For the purpose of the study, return on assets (ROA) was used as a measure of bank profitability. ROA is an indicator of what management has accomplished with the given resources (assets). ROA has been used in many studies on firm performance. ROA is directly related to management’s ability to efficiently utilise corporate assets, which ultimately belong to shareholders. A lower return on assets will indicate inefficiency. ROA is considered a robust measure of firm performance and accordingly ROA was adopted in this study as a measure of bank profitability (Barker & Mueller, 2002; Gallacher, 2001).

Profit before tax is a measure that looks at a company's profits before the company has to pay corporate income tax. It essentially is all of a company's profits without the consideration of any taxes. Profit before tax can be found on the income statement as operating profit minus interest (Dechev, 1999; Kamath & Meier, 2006).

Variables of the Study

The Table 1 below shows the variables for the study which guided the researcher.

Table 1 Variables of the Study
Variables Definition Measurement
Dependent Variable:

Return on Asset
Profit before Tax

Ratio of operating income to total assets
Value of profit before tax
Independent variables:

Managerial Level of Education
Proportion of female managers
Years of managerial  experience

Number of managers who possessed a postgraduate degree qualifications
Number of managers who are female
an index of years of managerial experience
Control Variables:

Equity capital
Bank size

fraction of equity-to-total assets
Natural log of total bank assets

Econometric Models

To examine the effect of managerial characteristics on bank performance using a bankyear unit of analysis, a fixed effect was applied. The model was chosen because it allows for the controlling of all time invariant omitted variables and to estimate a number of additional parameters (Imai, 2003). This methodology allows researchers to examine variations among cross-sectional units simultaneously with variations within individual units over time (Gaur & Gaur, 2006). It assumes that regression parameters do not change over time and do not differ between various cross-sectional units, enhancing the reliability of the coefficient estimate (Sathye, 2003). Thus, a fixed effect regression model was applied to examine the relationship between the variables (Oberholzer & Van Der Westhuizen, 2004). The model, comprising the vector variables was specified by the algebraic representation of equation:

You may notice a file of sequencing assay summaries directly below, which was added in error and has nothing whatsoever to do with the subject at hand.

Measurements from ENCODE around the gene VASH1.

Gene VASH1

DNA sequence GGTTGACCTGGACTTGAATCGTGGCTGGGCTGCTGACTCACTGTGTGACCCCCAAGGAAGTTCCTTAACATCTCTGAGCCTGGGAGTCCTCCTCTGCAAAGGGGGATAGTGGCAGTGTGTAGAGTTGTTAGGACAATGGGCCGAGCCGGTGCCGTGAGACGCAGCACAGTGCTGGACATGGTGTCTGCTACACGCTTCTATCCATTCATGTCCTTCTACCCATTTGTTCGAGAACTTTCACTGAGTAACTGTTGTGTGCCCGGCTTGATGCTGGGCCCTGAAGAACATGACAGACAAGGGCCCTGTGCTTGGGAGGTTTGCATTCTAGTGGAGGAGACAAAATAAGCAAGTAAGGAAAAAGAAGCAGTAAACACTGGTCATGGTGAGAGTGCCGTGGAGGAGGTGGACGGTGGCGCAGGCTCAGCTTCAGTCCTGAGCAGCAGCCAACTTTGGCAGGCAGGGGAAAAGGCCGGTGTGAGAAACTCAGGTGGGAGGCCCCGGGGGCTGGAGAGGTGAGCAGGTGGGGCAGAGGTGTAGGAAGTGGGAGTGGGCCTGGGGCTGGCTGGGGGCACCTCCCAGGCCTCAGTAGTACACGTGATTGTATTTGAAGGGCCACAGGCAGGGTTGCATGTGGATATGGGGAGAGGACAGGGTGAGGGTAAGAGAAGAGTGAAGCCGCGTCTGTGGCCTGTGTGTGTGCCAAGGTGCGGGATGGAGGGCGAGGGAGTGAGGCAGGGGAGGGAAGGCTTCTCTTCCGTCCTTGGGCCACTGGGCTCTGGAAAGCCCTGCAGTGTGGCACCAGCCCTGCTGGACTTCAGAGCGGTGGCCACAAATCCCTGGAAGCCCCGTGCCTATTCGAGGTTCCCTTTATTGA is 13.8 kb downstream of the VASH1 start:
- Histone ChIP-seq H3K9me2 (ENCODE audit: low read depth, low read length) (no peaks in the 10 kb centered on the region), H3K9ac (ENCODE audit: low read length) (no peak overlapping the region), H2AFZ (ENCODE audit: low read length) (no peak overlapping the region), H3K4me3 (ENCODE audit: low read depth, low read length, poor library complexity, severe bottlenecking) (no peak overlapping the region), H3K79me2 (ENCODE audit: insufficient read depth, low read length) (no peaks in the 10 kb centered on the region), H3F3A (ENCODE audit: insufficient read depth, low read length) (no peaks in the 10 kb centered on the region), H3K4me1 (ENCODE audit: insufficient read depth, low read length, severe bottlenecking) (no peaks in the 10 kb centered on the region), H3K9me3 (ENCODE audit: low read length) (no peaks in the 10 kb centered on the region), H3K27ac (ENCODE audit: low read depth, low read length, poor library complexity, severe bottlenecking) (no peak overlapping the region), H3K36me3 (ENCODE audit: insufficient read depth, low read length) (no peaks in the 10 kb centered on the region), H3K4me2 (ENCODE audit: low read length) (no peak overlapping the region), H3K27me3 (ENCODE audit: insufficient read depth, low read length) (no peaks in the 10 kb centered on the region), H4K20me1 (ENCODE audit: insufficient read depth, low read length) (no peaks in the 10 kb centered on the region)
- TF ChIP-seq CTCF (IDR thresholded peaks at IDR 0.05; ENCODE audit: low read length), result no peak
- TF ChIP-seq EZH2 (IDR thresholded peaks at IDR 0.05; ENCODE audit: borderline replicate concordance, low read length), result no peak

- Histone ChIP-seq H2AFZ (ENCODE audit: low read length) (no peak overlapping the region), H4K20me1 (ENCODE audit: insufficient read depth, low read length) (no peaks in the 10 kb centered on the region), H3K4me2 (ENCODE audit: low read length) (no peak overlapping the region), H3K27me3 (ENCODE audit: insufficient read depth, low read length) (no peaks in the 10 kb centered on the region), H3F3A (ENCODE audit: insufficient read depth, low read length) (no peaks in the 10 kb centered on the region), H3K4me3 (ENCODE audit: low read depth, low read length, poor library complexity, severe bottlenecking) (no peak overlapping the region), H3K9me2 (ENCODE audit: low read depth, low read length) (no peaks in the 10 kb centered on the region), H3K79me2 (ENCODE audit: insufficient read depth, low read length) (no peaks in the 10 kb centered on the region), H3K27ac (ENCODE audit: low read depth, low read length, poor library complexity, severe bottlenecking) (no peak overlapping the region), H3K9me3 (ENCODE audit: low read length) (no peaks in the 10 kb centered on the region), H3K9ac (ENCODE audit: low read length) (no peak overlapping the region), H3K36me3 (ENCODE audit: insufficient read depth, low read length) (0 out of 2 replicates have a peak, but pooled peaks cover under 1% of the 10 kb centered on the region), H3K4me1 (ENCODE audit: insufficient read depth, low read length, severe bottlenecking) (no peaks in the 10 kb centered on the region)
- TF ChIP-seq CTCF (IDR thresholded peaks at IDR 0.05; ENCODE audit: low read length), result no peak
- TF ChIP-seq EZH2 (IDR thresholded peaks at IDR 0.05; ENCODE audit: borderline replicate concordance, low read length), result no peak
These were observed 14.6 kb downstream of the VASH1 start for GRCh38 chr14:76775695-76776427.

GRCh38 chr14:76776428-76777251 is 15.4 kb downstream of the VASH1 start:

Where Πit : is the bank performance measured by the dependent variables which are return on assets and profit before tax for financial year t, a is a constant, EDUit is the level of education for financial year t, : EXCit is the number of years of managerial experience for financial year t, GE is the proportion of female managers to total number of managers for financial year t, : QEKit are represented by the value of equity to total assets ratio for financial year t, : BSIZEit is total bank assets for financial year t and PBT is profit before tax for financial year t.. The possibility of substitution between the level of education and the years of experience was computed by determining whether a positive linear relationship exists between the two variables and hence the substitution possibilities (Finkelstein & Hambrick, 1996).

T:time period (2010- 2019)

α :Regression coefficients

ε :Error term


Correlation Analysis

The Spearman correlation coefficient was applied to examine the relation between managerial educations, experience and bank performance in terms of return on asset. The null hypothesis assume that return on asset and managerial skills were independent. Two variables can be perfectly related, but if the relationship is not linear, Pearson's correlation coefficient is not an appropriate statistic for measuring their association. Pearson correlation test was thus conducted and the findings presented in Table 2 below. The null hypothesis was the nonexistence of correlation between technical efficiency and managerial skills (H0: p = 0).